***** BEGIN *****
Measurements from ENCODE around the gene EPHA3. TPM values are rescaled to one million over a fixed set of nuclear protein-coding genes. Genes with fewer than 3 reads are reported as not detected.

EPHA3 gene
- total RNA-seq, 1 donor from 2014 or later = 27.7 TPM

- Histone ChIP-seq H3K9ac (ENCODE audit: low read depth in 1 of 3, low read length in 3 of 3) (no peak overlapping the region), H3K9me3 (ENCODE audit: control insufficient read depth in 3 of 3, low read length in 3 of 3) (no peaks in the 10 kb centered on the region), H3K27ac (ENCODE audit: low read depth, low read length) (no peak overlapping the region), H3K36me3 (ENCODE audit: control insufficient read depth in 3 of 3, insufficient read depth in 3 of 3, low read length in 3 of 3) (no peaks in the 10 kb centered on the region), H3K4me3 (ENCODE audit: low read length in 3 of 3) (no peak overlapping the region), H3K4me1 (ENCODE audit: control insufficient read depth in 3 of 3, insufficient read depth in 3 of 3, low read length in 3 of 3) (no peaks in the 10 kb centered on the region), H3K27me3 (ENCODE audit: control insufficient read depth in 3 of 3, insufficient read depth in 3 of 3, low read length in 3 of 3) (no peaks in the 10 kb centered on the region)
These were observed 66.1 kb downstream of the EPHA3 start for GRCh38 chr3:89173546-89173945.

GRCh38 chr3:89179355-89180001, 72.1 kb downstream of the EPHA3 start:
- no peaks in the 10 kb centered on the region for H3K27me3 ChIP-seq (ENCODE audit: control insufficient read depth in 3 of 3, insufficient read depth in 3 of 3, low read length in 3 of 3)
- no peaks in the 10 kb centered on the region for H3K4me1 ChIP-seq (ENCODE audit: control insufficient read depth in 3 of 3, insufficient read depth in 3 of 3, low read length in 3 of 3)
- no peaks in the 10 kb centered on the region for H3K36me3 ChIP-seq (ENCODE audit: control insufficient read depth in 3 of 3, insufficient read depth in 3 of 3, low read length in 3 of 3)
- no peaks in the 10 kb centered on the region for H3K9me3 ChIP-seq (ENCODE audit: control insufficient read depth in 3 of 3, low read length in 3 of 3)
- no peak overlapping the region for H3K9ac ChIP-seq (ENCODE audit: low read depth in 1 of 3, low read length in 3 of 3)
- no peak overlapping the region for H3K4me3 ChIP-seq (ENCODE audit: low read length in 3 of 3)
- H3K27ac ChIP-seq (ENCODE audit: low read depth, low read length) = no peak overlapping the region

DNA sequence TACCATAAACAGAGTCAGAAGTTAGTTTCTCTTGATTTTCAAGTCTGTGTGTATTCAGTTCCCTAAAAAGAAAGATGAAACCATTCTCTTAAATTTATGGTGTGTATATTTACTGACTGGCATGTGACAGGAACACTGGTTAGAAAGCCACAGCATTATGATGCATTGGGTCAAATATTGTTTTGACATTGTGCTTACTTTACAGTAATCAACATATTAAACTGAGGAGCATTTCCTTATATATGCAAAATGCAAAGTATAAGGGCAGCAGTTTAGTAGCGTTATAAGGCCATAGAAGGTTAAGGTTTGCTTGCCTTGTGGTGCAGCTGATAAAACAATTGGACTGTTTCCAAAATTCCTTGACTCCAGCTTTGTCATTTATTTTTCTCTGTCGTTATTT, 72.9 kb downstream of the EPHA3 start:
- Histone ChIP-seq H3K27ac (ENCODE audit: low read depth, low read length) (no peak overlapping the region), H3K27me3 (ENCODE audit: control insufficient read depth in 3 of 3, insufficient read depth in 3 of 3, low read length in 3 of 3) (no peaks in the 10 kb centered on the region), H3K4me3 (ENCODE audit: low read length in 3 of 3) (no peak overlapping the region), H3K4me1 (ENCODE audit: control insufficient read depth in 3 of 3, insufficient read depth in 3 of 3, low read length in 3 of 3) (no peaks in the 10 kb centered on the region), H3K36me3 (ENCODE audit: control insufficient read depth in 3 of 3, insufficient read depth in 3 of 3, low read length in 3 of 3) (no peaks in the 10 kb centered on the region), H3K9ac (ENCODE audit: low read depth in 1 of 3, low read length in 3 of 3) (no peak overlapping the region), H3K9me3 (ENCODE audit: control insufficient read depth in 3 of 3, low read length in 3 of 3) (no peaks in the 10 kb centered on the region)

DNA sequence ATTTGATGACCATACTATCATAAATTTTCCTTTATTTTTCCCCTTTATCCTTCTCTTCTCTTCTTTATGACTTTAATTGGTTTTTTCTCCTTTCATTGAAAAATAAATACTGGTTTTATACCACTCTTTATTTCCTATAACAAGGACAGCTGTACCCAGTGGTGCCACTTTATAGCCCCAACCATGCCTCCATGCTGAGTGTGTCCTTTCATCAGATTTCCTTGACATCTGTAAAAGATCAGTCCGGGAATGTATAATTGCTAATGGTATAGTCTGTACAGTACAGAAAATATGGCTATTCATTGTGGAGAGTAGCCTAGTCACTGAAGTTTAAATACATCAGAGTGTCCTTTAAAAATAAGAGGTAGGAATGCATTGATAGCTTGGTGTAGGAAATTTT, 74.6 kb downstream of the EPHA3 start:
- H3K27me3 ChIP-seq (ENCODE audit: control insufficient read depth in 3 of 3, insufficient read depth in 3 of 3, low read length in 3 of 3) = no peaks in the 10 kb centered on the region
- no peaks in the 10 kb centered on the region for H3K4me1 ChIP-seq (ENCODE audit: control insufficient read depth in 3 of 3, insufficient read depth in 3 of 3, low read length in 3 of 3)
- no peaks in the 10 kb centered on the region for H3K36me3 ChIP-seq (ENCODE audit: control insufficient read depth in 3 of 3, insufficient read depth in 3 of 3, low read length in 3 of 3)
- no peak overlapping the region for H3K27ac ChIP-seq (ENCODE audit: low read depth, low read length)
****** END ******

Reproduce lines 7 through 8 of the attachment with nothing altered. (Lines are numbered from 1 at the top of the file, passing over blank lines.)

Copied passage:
- no peaks in the 10 kb centered on the region for H3K27me3 ChIP-seq (ENCODE audit: control insufficient read depth in 3 of 3, insufficient read depth in 3 of 3, low read length in 3 of 3)
- no peaks in the 10 kb centered on the region for H3K4me1 ChIP-seq (ENCODE audit: control insufficient read depth in 3 of 3, insufficient read depth in 3 of 3, low read length in 3 of 3)